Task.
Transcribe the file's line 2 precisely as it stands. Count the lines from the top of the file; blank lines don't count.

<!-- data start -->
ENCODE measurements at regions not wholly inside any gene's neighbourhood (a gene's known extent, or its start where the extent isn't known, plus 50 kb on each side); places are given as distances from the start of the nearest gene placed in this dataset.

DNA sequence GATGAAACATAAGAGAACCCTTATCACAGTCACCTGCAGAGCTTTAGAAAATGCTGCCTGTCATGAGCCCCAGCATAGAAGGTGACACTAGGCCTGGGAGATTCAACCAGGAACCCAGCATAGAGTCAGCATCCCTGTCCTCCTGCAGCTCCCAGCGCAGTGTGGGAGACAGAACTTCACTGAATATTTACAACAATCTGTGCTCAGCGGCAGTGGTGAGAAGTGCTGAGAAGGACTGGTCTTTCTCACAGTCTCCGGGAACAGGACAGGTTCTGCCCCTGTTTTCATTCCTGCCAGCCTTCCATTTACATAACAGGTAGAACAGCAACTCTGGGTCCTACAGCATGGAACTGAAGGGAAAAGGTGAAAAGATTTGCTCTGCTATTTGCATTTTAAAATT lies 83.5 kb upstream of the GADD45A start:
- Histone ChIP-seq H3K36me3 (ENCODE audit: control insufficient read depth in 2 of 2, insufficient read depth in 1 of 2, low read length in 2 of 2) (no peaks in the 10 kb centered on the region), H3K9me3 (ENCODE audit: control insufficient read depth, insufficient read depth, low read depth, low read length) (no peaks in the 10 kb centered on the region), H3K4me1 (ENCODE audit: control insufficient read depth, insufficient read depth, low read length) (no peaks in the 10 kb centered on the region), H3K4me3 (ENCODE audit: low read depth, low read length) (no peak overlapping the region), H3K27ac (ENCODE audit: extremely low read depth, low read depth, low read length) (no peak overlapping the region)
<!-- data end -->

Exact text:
DNA sequence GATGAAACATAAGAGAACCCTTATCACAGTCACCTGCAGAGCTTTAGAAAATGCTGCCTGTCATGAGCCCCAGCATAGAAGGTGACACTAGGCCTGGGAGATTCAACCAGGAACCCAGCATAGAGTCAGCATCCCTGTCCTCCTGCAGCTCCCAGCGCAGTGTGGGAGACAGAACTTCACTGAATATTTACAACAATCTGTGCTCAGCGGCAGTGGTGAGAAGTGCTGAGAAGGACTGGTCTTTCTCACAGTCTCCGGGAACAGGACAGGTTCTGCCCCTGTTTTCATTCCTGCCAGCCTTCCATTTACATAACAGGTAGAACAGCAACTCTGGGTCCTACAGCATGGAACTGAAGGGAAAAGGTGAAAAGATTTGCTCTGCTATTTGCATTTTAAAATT lies 83.5 kb upstream of the GADD45A start: